corrielle: (Book and Key)

I got this from a friend on tumblr, and thought I should post it here, too.

1. Favorite childhood book?

This is complicated. So, here are some books that got re-read a lot when I was a kid:

The Amelia Bedilia books by Peggy Parish.

Keep Your Mouth Closed, Dear by Aliki Brandenberg (This is the first book I remember laughing at so hard I cried. It's about a crocodile who swallows things on accident.  I'm grinning just thinking about it.)

The Hobbit by… well… you all know it's JRR Tolkien. I read this for the first time when I was eight. Mom was reading it to me, but she got sick in the middle and said, "You know, I think you can read well enough to finish it for yourself." So I did.


Read the other 54 answers... )

corrielle: (Default)

This morning, we went to brunch with a friend and his son at a local restaurant that does has a BIG St. Patrick's Day to-do (not at all high-toned or fancy, though...;). Because this is SoCal, there were Irish tacos on offer, which are basically corned beef and cabbage and veggies in a corn tortilla (delicious) as well as more traditional dishes.  They also had a live bagpipe group, which was loud but SUPER cool, and the kid with us was quite impressed. (His parents take him to the Scottish festival every year, and his dad was already wearing a kilt. It was adorable.) Too bad my stomach didn't let me eat anything but an English muffin (the irony is killing me) and some orange juice.

Feeling much better now... the "Happy St. Patrick's Day!" door hanger is out on the front door, our house smells like veggies and corned beef (thanks, Rae), and we're listening to one of our gazillion Celtic cd's.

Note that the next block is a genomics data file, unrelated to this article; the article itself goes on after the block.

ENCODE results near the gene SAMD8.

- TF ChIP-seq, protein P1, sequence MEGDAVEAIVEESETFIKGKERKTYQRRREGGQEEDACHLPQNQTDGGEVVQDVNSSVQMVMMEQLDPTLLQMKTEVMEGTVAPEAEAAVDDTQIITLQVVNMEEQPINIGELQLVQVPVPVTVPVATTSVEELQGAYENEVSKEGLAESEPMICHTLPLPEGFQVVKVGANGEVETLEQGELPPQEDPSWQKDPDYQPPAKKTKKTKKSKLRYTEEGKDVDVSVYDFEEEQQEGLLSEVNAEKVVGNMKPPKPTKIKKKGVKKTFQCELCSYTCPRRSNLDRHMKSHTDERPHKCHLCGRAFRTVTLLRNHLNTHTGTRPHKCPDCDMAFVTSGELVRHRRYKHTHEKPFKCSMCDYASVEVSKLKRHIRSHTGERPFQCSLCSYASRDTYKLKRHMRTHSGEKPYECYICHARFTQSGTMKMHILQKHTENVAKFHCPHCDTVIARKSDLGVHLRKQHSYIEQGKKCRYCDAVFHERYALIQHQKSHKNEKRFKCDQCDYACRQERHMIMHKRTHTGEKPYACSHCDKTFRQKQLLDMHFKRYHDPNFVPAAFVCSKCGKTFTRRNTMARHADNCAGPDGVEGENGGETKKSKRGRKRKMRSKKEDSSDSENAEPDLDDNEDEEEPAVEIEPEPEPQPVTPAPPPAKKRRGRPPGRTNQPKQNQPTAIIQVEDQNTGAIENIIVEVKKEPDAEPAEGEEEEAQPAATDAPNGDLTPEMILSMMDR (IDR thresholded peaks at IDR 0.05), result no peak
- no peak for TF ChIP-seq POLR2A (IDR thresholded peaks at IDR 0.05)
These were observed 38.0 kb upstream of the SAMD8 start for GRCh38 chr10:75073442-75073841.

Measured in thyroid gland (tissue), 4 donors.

And for those of you wondering "just how Irish ARE you anyway?" The answer is, "probably a little, but not very." I remember being told I've got some Irish on my maternal grandmother's side, but mine was a "we're American now, so we don't talk much about it.  Here, have some more black-eyed peas and cornbread" kind of families.  Perhaps, conscientiously observing St. Pat's is, in its own way, part of my late and quiet rebellion.

And also, it's delicious.

corrielle: (Book and Key)
I got quite a bit behind on my "books read" post this past year, and I'm trying to do a little to catch up.  So, for each book (or series), I'm simply said why I picked it up and commented briefly on if it was worth it. 

Included in this post are:

5. Fragile Things by Neil Gaiman

6-8. The Hunger Games, Catching Fire, and Mockingjay by Suzanne Collins

9. Sex With Kings by Eleanor Herman

10. Twilight Zone: 19 Original Stories on the 50th Anniversary

Thoughts behind the cut. )

corrielle: (Default)
I know it's a bit late for 2012 retrospective posts, but I will always remember it as the year that....

I started reading A Song of Ice and Fire and really got into the GoT/ASoIaF fandom.

I watched Avatar: The Last Airbender for the first time and wondered why I hadn't watched it sooner.

I watched what little there was of New Amsterdam because I had a serious need for more of Nikolaj's perfect face and ended up loving it and crying over how short it was to anyone who would listen.

I watched every single episode of The Vampire Diaries in a month and a half and discovered that despite a tendency to be prejudiced against it, I love it.

Once Upon a Time went from "cute show I watch on Sundays after Downton" to "main Sunday night event complete with hot cocoa with cinnamon and sugar."

We got the first installment of The Hobbit.

Les Mis got a decent movie musical adaptation.

This is also the year that...

Downton Abbey went from being one of my favorite things on TV to a show I can barely force myself to think about watching in the space of two episodes.

Fringe turned into a very different show that I don't like nearly as much as the one I started watching. (Though I'll still catch the finale and last episodes.)

Fandoms give, and fandoms take away, I suppose.  As angry as I was at Downton, reading A Memory of Light and speculating about TVD has more than filled the Sybil/Branson sized hole it left.


corrielle: (Default)